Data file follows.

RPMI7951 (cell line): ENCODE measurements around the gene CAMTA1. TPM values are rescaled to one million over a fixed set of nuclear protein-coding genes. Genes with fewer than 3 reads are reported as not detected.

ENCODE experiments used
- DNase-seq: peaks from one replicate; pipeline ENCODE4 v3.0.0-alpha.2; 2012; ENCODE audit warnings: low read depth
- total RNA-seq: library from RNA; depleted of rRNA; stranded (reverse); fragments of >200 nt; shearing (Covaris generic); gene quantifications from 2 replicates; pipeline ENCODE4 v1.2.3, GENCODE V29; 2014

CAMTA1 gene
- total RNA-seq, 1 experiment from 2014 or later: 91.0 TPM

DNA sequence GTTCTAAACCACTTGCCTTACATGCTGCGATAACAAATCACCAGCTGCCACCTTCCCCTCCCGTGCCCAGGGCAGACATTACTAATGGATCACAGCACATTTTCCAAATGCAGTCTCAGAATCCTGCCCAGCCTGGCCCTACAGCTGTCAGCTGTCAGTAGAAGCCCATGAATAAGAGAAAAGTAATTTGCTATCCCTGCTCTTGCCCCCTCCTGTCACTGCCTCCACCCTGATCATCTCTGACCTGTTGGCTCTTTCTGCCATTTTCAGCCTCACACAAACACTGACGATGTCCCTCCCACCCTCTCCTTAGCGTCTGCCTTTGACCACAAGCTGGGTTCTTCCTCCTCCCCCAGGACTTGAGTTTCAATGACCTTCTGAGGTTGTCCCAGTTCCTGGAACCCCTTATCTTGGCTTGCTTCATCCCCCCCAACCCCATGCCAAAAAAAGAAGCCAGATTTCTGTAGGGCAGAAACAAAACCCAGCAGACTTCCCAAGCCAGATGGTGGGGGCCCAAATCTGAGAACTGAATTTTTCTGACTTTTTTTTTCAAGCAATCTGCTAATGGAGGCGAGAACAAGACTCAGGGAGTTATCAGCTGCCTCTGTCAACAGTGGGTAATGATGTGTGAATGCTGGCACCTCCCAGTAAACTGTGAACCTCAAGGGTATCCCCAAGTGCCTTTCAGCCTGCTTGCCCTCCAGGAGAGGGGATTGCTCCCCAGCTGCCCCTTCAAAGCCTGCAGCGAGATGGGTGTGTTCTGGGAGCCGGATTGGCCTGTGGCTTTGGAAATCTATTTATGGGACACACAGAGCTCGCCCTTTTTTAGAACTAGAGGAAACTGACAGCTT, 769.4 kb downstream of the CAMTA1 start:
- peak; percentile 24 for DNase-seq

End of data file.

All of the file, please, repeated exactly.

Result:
RPMI7951 (cell line): ENCODE measurements around the gene CAMTA1. TPM values are rescaled to one million over a fixed set of nuclear protein-coding genes. Genes with fewer than 3 reads are reported as not detected.

ENCODE experiments used
- DNase-seq: peaks from one replicate; pipeline ENCODE4 v3.0.0-alpha.2; 2012; ENCODE audit warnings: low read depth
- total RNA-seq: library from RNA; depleted of rRNA; stranded (reverse); fragments of >200 nt; shearing (Covaris generic); gene quantifications from 2 replicates; pipeline ENCODE4 v1.2.3, GENCODE V29; 2014

CAMTA1 gene
- total RNA-seq, 1 experiment from 2014 or later: 91.0 TPM

DNA sequence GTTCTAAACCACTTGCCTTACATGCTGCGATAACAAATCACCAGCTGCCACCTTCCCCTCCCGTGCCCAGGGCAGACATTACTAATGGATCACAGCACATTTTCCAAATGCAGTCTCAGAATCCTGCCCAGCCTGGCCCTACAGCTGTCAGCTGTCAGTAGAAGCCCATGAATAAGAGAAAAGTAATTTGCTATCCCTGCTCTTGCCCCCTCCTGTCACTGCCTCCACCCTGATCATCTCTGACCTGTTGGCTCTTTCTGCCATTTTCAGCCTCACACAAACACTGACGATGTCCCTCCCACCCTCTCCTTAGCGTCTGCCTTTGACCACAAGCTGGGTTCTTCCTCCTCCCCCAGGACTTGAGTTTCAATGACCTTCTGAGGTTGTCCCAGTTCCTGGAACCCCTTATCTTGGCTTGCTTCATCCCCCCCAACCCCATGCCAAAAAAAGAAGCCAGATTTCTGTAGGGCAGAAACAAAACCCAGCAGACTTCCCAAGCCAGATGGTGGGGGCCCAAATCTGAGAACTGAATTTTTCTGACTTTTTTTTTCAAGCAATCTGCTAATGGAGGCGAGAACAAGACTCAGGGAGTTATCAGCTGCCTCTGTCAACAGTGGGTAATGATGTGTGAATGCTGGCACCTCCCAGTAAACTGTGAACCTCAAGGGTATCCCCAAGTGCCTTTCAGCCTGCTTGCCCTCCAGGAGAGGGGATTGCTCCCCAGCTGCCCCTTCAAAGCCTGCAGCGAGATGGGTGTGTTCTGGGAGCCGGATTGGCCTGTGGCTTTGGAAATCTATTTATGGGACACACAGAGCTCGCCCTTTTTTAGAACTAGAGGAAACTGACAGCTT, 769.4 kb downstream of the CAMTA1 start:
- peak; percentile 24 for DNase-seq